Master’s Spring Diary
The Master's Spring Message
The lengthening days tell nature that new life should begin again, even if it’s not getting much warmer. We all hope that life can begin again as we see the tail lights of the Covid pandemic recede but, doubtless, some restrictions will continue and individuals will choose their own way forward. I hope you and your families have kept well and are all able to enjoy 2022.
After an enforced two year gap, our Diploma Presentation Ceremony, held at the headquarters of the Honourable Artillery Company following a church service in the lovely Wesleyan church opposite in City Road, saw Diplomas awarded to 28 newly qualified farriers and a further 4 individuals being awarded their Associateship. There is no doubt that this is a memorable day for students, friends and families alike and the Company strives to make it as personal as possible; the presence of the flamboyant Pikemen and Musketeers gave outstanding photo opportunities and all recipients are warmly congratulated on their achievements.
Our Livery Committee has swung back into action again with a visit to Sandown Racecourse in March, followed in April by a planned visit to the Royal Stud at Sandringham with a tour of the house - which sold out in what seemed like minutes! A big thank you to all on the Committee for providing that extra colour that our fellowship needs and appreciates. Opportunities for clay shooting enthusiasts are once again provided, with a ‘Rusty Guns’ day at the E J Churchill ground in High Wycombe open to Liverymen, Freemen and guests, an excellent warm up for the Inter Livery Clay Shoot the following month.
Life for Livery Companies is certainly ‘kicking off’ once again and I was privileged to represent the Worshipful Company of Farriers with my wife at the HAC Mess Club Civic Dinner in the company of the Lord Mayor and the Sheriffs together with the Masters of many City Livery Companies. I have dined with both the Vintners and Saddlers Companies in their halls and the Clerk and I have enjoyed invitations from other livery companies, including as a guest of The Worshipful Company of Blacksmiths at their Ladyday Luncheon. A most unusual occasion was to dine in The Indian Army Memorial Room at The Royal Military Academy Sandhurst at the Army Equitation Association Awards Dinner.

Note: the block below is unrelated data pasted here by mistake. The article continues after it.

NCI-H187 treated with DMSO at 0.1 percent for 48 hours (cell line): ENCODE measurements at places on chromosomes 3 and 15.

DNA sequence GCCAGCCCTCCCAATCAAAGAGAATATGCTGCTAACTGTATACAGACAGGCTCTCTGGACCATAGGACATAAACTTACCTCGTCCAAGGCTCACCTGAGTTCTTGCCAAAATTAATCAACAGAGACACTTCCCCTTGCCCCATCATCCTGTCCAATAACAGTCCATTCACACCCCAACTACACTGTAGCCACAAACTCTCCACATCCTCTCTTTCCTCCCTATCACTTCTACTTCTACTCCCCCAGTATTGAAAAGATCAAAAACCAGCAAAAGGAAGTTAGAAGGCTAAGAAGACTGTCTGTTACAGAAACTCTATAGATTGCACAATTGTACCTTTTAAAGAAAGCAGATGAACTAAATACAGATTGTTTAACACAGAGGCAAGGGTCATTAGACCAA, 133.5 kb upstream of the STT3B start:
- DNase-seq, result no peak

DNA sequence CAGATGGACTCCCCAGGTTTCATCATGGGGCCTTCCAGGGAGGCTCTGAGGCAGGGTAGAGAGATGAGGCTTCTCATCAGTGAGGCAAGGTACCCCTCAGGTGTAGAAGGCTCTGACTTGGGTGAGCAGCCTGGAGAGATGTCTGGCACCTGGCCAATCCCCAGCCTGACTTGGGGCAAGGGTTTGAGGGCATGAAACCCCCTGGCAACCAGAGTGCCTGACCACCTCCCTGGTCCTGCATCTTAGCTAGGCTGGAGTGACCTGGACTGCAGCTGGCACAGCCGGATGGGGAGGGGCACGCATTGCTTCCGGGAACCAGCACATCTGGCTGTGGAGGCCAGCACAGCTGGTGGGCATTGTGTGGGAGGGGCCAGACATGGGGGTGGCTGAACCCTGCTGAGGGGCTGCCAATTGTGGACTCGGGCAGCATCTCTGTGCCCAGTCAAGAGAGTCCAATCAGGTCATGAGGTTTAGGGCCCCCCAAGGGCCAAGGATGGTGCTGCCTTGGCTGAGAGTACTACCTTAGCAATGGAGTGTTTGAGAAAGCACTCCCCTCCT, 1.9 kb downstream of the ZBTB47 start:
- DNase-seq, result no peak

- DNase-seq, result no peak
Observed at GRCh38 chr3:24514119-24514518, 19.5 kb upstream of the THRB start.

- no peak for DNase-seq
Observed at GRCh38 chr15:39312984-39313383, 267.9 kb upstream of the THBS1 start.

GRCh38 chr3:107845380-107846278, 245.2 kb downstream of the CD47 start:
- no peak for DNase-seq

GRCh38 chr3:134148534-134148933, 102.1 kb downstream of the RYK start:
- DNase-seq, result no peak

One of the pleasures of the Master’s Year is being able to select in which halls to hold our luncheons and dinners. Some fulfil a regular pattern but the Court Dinner in Armourers Hall provided a memorable visit and I know many of you will have enjoyed our March Court Luncheon in Grocers Hall which we have not visited for a number of years when Mrs Kady Chatman spoke movingly about the work of the Riding for the Disabled Association.
Tradition continues with the Master being invited to present the Championship Best Shod Award at the Shire Horse Show, this year held at Newark Showground. I am looking forward to being able to both represent the Company and further publicise its aims at more horse shows this summer.
Finally, I would like to pay tribute those farriers and other members of the Company who have donated in kind or otherwise towards relief of the crisis in Ukraine. Along with other livery companies, The Farriers Company have donated to the Disasters Emergency Committee (DEC) and we will continue to look at how the Company might support equines in that country in the future.
The Master’s Christmas Message